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Early 2020 brought COVID-19 to the U.S. Ever since, the OHSU community has worked together to save lives and change the course of the pandemic.

In March, we introduced some of OHSU’s health care heroes behind the scenes of the COVID-19 response. Recently, we checked in with a few of them for an update.

Matthias Merkel, MD, PhD
Senior Associate Chief Medical Officer for Capacity Management and Patient Flow

“I’m part of the Mission Control and virtual intensive care unit team. We are managing a full hospital with all sorts of complexity, such as social distancing, PPE use and testing. Our team has continued to step up and help maneuver a complex health system through this challenge.

The virtual ICU has expanded our critical care abilities. The VICU gives us an additional ability to serve Oregonians by supporting local care teams and making collaborative decisions for the benefit of the patient. As we learn how our new normal looks with COVID-19, leveraging technology to connect clinicians across our state has never been more important.

Looking ahead, there are a lot of unknowns: What will the flu season bring? Is there a seasonal pattern to COVID? Which health policies will be sustained? We are learning every day, and our team members are going above and beyond to serve our core mission of taking care of patients.”

Anthony Cheng, MD
Primary care physician and medical director for the COVID-19 Connected Care Center, the newly established hotline and telemedicine service for patients

“The amount of care provided by the COVID-19 Connected Care Center has increased dramatically. When the Center was established in April, a busy day was 150 calls. Now we’re handling up to 350 calls daily from OHSU patients and people without a primary care home.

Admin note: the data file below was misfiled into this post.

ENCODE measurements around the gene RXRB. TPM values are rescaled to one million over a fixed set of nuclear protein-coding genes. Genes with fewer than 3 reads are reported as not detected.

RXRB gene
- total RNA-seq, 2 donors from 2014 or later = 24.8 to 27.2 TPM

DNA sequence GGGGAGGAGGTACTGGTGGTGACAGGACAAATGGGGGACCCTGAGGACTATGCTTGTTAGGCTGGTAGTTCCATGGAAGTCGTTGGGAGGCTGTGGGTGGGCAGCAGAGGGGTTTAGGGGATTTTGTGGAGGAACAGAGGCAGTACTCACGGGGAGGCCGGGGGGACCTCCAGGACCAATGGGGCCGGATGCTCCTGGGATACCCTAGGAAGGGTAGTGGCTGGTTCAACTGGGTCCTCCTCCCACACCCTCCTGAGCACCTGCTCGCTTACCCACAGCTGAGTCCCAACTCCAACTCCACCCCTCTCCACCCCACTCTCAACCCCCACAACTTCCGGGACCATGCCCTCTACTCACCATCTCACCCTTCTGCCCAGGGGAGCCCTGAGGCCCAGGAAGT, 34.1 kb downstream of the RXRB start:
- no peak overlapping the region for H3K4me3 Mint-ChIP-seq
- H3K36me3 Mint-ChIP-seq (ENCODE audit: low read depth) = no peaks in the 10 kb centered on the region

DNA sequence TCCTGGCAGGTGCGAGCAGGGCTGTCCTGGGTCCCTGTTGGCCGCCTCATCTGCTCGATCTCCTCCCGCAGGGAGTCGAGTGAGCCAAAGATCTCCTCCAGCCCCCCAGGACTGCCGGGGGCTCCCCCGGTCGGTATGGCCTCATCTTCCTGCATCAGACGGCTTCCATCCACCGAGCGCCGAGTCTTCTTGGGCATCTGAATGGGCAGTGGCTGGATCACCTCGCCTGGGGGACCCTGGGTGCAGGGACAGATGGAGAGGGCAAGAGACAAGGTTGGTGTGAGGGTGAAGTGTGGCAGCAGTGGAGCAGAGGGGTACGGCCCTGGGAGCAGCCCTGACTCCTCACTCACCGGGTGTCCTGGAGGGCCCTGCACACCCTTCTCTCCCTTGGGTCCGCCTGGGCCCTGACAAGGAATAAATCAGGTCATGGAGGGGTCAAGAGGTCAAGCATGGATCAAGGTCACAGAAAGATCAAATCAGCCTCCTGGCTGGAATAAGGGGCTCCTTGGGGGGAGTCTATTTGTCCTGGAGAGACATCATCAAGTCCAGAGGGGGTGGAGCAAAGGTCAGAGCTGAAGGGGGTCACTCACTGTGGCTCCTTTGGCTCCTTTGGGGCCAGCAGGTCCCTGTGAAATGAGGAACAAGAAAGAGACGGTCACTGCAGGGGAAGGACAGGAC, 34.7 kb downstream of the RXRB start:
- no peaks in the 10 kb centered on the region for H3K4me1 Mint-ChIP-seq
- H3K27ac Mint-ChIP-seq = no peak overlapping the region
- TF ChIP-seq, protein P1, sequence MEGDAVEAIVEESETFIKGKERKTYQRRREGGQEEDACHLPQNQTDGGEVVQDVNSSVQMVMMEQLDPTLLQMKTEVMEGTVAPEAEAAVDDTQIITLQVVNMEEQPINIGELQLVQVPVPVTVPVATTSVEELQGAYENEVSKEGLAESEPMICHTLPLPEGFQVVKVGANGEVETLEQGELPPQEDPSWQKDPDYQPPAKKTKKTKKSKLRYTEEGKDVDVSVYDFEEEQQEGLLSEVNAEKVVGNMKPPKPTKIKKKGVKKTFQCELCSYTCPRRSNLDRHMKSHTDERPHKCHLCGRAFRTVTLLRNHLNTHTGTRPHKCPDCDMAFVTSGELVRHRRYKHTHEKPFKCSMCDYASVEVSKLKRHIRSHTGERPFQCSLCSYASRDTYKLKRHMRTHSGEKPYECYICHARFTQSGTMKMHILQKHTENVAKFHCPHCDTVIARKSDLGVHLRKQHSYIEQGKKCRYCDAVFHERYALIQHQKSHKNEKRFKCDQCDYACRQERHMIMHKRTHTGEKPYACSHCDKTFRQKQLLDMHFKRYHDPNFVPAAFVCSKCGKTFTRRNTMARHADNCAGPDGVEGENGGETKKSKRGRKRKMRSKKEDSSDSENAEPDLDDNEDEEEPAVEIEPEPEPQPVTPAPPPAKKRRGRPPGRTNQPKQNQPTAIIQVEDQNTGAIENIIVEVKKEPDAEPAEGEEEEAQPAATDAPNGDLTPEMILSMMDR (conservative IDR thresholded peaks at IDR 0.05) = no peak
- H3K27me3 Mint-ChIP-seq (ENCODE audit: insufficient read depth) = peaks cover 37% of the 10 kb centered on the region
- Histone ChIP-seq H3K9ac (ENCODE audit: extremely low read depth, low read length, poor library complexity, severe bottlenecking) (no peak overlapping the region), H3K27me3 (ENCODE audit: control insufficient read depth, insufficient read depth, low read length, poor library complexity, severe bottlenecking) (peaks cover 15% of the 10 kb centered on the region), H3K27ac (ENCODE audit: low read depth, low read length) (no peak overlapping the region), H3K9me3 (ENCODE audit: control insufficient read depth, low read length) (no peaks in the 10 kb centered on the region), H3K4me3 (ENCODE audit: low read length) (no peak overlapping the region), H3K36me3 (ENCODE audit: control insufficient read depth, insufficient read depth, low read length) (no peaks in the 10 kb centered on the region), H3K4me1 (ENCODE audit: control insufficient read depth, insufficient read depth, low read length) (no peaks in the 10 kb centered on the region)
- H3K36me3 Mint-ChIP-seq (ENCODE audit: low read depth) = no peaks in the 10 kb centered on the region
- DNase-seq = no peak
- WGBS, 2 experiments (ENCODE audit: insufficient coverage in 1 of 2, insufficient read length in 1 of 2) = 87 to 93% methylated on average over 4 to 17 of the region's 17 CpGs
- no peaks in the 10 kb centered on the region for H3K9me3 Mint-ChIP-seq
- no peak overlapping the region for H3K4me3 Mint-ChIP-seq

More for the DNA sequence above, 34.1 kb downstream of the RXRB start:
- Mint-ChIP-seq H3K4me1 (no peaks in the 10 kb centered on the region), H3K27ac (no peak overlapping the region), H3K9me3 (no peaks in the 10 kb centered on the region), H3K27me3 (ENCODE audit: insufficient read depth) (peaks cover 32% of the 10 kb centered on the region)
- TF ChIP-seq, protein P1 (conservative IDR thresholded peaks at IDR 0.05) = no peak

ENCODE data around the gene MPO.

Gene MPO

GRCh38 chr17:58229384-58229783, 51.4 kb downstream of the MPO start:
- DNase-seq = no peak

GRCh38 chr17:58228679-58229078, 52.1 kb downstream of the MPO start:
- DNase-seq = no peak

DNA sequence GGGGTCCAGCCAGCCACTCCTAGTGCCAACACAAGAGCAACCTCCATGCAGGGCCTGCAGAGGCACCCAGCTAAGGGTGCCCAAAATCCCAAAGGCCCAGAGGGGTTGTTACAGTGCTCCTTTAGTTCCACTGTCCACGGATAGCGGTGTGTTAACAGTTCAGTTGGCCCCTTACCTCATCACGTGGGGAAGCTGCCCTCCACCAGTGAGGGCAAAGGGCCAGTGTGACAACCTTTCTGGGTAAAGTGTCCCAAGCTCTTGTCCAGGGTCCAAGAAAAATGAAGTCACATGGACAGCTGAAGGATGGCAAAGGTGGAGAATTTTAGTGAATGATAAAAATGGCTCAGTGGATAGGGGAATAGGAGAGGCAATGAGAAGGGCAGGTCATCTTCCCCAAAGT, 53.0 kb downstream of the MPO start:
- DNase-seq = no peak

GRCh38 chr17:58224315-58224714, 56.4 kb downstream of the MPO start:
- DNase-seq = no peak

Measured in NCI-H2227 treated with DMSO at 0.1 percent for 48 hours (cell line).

The Connected Care Center has demonstrated the value of a shared resource designed collaboratively. As a purpose-designed operation, it can provide consistent, high-quality care that offloads substantial work from the rest of the system while easing public health integration.

Telemedicine is here to stay. Patients and staff are more comfortable with the technology. For many conditions, telemedicine can save patients time in transit, in waiting rooms and it optimizes the experience. We’ve learned that it can resolve more complaints than we had anticipated, and it serves as an effective triage for care that requires the intensity of an in-person visit.”

Alix Cooper, MD, ’20
To serve the urgent need for rural providers during the pandemic, Alix began residency three months earlier than planned, at Cascades East Family Medicine Residency Program in Klamath Falls, Oregon

“For me, one of the biggest rewards isn’t specific to starting residency in the pandemic — it is simply getting to feel the real weight of taking care of patients.

Luckily, our area has escaped the worst of the pandemic so far. One thing we are seeing right now is people who have been avoiding care over the past few months come back into the health care system.

All of us have been forced to become more resource aware during this pandemic. We’ve been focusing on not only the resources needed for the patient, but what resources are needed for the next patient. This is a public health-oriented approach to medicine that I will carry through how I practice in the future.”

Diana Bijon, RN
Emergency department nurse

” Like the rest of the nation, our emergency department has had to adjust to COVID being a long-term crisis. We are tired, and we’re nervous for the fall season. It is really hard work to run a full, busy Level I trauma center without a pandemic — and running it with COVID is even harder. But I’m proud of what we’re doing. We have the best team in the ED, and I know I would not be able to keep doing this if it weren’t for them. We also have leadership at OHSU who trust us to stay safe while performing patient care. I would assure people that they are absolutely safe in coming to the ED for an emergency. We’ll keep you safe, and take care of you.”

Mike McCaffrey
Associate vice president of logistics

“Supply chain operations is often behind the curtain, but COVID-19 has really pushed it to the forefront. It forces us to solve problems in ways we would never have imagined and it showcases the quality of our team. It’s been challenging work, but people care and want to be part of the solution to manage the personal protective equipment constraints we have now. I am really proud of the work we have done. It’s heartwarming to hear providers and leaders comment on how much they appreciate our collective efforts to keep staff safe.”

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